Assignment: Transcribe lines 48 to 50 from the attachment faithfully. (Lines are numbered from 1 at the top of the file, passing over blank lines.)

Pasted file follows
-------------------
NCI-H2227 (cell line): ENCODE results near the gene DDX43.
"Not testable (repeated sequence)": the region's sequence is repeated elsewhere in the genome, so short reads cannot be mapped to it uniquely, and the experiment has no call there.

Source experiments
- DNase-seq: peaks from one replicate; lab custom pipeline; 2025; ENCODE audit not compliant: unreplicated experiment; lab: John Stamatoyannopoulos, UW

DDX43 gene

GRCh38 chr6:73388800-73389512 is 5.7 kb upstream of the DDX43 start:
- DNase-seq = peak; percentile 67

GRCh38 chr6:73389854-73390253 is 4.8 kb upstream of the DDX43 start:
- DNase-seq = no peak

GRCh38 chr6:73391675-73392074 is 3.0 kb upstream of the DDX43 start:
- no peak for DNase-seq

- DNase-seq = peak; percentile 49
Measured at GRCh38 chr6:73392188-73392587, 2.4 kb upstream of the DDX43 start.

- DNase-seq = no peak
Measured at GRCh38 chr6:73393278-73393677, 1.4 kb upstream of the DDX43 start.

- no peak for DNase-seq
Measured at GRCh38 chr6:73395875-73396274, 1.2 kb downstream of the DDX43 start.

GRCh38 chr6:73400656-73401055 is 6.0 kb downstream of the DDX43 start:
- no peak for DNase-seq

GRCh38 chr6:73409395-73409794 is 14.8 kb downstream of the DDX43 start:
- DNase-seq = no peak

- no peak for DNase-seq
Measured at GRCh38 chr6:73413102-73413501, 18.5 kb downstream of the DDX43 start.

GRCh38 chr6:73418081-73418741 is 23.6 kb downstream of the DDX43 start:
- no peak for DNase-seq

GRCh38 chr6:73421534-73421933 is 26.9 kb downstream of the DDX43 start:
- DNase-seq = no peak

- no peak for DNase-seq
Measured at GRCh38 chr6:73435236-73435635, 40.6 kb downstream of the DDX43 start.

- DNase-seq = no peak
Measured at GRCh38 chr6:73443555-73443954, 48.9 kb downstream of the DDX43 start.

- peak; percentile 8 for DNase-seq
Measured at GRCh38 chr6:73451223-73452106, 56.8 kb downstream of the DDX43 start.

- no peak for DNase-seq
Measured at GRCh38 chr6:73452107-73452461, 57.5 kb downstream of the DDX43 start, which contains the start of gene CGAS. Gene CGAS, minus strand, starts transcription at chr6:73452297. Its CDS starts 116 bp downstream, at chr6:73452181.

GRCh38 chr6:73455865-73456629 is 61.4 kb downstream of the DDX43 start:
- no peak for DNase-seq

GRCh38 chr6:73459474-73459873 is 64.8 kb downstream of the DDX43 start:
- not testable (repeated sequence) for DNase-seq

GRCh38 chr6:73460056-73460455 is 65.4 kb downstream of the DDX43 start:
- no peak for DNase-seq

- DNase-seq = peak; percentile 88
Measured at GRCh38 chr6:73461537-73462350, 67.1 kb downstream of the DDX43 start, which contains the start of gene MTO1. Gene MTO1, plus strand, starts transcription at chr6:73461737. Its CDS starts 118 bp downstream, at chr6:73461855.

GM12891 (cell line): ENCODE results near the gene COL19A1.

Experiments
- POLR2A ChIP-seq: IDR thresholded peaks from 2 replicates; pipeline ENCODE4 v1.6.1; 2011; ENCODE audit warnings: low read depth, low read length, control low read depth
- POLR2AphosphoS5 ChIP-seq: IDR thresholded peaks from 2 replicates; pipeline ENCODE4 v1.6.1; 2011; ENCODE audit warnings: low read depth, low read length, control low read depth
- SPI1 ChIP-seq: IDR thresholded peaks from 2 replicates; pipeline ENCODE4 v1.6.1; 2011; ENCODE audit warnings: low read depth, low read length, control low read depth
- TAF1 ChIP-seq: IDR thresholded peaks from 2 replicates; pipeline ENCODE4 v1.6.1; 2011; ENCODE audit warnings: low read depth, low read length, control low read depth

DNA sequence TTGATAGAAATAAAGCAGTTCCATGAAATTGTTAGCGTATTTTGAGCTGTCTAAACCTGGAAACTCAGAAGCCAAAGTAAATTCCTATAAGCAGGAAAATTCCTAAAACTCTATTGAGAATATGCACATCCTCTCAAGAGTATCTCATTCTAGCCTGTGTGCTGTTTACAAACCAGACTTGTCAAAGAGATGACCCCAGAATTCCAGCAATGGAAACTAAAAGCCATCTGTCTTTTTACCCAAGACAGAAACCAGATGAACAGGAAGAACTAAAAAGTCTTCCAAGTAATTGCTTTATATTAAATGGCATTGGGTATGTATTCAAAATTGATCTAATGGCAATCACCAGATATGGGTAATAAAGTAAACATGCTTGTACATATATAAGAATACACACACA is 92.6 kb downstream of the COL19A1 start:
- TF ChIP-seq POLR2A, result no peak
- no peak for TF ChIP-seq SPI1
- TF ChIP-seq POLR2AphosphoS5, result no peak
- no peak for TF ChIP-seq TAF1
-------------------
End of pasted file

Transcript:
- SPI1 ChIP-seq: IDR thresholded peaks from 2 replicates; pipeline ENCODE4 v1.6.1; 2011; ENCODE audit warnings: low read depth, low read length, control low read depth
- TAF1 ChIP-seq: IDR thresholded peaks from 2 replicates; pipeline ENCODE4 v1.6.1; 2011; ENCODE audit warnings: low read depth, low read length, control low read depth

DNA sequence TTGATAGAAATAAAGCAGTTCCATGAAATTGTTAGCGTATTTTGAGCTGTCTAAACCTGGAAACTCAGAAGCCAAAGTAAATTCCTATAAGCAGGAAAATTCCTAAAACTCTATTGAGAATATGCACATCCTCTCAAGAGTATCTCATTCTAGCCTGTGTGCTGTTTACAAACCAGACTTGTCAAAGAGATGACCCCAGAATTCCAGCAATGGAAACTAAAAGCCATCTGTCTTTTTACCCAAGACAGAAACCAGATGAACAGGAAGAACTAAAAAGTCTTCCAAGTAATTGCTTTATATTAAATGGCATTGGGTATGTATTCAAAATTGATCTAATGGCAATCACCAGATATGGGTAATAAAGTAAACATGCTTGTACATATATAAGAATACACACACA is 92.6 kb downstream of the COL19A1 start: